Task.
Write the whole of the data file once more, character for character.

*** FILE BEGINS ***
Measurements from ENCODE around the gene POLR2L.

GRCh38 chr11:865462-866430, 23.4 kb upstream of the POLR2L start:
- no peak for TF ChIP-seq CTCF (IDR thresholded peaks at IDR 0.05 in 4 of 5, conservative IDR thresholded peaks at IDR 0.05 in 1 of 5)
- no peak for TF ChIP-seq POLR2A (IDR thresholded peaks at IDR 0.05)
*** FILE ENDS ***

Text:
Measurements from ENCODE around the gene POLR2L.

GRCh38 chr11:865462-866430, 23.4 kb upstream of the POLR2L start:
- no peak for TF ChIP-seq CTCF (IDR thresholded peaks at IDR 0.05 in 4 of 5, conservative IDR thresholded peaks at IDR 0.05 in 1 of 5)
- no peak for TF ChIP-seq POLR2A (IDR thresholded peaks at IDR 0.05)